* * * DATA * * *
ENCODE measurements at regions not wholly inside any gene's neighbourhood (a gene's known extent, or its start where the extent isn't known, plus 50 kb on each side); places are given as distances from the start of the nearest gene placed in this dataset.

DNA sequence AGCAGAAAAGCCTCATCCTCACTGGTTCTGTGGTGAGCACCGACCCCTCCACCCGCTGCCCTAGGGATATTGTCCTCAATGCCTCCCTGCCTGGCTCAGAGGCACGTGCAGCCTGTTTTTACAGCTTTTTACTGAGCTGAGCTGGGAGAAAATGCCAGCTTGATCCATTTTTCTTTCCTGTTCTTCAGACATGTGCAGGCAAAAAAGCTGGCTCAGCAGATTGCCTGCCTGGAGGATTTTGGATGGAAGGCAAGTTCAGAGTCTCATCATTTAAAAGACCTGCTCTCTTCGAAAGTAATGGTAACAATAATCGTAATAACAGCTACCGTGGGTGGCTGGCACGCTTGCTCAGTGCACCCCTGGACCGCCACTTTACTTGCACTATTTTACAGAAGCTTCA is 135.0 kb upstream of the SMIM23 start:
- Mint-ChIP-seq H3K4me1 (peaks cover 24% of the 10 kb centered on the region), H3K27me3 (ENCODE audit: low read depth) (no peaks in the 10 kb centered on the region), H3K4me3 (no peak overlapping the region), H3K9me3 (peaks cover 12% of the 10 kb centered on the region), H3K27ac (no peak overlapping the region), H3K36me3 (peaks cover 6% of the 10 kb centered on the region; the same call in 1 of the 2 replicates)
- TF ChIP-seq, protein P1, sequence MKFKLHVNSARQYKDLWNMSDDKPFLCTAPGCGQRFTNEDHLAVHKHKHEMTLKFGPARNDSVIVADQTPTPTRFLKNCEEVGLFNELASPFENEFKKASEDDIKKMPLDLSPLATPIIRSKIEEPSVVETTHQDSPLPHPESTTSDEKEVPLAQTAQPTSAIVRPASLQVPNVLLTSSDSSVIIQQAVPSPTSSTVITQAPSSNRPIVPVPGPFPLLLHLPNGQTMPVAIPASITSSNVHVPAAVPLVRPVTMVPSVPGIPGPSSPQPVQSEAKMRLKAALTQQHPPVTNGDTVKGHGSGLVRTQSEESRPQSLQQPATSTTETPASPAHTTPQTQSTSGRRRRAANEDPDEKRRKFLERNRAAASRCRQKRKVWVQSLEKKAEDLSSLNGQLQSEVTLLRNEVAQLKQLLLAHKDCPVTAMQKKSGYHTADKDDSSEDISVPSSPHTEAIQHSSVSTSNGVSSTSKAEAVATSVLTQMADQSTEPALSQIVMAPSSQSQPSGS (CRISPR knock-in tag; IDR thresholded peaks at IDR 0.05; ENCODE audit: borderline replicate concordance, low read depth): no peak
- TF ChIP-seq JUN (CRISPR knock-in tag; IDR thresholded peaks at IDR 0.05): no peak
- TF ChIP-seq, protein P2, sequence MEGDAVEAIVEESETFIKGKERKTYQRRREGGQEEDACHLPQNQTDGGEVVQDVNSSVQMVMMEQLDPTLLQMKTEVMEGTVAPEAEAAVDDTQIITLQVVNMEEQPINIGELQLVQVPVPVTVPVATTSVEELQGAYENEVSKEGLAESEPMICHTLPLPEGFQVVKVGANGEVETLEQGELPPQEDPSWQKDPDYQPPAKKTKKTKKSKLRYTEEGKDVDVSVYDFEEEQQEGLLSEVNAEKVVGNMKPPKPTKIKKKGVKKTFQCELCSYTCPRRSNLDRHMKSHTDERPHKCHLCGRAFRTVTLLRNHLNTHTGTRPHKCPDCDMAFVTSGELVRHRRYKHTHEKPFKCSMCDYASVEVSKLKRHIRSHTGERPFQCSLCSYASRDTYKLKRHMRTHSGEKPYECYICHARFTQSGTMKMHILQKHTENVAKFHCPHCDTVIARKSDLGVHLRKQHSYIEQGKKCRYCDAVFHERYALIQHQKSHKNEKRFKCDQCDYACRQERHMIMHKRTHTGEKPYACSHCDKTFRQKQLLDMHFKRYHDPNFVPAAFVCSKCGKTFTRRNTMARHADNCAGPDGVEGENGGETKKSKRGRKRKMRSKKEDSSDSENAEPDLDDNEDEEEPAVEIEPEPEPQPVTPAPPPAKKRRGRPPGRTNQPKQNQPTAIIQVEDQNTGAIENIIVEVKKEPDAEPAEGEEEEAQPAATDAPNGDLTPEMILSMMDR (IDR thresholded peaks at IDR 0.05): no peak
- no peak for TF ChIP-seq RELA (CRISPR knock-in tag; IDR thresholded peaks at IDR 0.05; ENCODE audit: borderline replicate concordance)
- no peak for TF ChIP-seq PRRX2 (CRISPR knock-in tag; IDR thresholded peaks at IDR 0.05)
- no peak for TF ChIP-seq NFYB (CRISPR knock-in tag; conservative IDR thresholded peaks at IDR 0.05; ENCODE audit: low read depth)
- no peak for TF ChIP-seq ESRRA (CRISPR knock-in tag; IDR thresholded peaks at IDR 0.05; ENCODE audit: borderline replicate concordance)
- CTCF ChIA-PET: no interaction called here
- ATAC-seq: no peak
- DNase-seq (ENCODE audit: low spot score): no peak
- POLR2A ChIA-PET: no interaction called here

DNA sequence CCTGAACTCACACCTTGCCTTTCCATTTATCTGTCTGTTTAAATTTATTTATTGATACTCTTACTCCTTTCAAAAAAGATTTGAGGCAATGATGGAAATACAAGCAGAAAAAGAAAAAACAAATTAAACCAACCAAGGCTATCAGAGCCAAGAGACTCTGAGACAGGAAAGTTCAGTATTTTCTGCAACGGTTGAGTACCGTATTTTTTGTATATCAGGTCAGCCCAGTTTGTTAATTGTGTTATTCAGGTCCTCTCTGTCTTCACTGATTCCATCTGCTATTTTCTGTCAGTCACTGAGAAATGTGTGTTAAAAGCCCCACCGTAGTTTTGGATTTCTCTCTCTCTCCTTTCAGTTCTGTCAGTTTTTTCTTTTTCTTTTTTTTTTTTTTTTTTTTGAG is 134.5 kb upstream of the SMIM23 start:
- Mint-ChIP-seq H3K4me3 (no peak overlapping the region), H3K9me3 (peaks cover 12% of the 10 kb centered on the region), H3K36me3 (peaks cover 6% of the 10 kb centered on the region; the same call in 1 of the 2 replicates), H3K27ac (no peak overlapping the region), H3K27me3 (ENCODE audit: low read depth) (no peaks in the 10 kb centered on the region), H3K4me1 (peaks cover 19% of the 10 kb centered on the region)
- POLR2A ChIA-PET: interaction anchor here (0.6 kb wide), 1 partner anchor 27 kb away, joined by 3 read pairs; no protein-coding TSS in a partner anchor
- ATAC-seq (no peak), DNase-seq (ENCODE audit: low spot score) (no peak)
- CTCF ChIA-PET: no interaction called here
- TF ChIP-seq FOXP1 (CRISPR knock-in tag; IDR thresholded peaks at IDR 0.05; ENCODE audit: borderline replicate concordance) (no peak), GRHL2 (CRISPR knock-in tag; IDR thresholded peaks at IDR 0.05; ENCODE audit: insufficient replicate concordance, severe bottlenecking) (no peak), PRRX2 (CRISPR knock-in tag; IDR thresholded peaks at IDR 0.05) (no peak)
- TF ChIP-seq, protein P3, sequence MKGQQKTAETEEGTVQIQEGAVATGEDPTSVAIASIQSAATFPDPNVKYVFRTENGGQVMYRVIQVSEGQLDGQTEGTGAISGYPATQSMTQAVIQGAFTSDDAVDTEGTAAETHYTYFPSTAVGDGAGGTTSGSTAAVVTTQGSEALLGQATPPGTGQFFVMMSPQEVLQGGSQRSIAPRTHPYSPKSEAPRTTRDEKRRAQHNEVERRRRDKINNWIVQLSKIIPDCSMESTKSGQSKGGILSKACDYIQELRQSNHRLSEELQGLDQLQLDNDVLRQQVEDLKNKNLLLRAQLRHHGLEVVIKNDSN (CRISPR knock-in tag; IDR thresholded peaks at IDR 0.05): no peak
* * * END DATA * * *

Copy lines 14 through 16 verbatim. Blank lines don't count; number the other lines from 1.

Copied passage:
- POLR2A ChIA-PET: no interaction called here

DNA sequence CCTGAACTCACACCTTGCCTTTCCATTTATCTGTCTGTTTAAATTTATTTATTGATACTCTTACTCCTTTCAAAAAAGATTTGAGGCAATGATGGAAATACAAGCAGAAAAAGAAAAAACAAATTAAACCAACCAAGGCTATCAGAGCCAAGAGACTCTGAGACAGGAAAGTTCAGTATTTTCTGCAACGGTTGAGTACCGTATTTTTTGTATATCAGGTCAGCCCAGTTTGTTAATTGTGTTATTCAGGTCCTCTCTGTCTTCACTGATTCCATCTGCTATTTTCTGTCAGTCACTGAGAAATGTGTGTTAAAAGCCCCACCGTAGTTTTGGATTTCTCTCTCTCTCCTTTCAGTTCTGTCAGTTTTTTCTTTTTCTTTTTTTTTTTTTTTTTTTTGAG is 134.5 kb upstream of the SMIM23 start:
- Mint-ChIP-seq H3K4me3 (no peak overlapping the region), H3K9me3 (peaks cover 12% of the 10 kb centered on the region), H3K36me3 (peaks cover 6% of the 10 kb centered on the region; the same call in 1 of the 2 replicates), H3K27ac (no peak overlapping the region), H3K27me3 (ENCODE audit: low read depth) (no peaks in the 10 kb centered on the region), H3K4me1 (peaks cover 19% of the 10 kb centered on the region)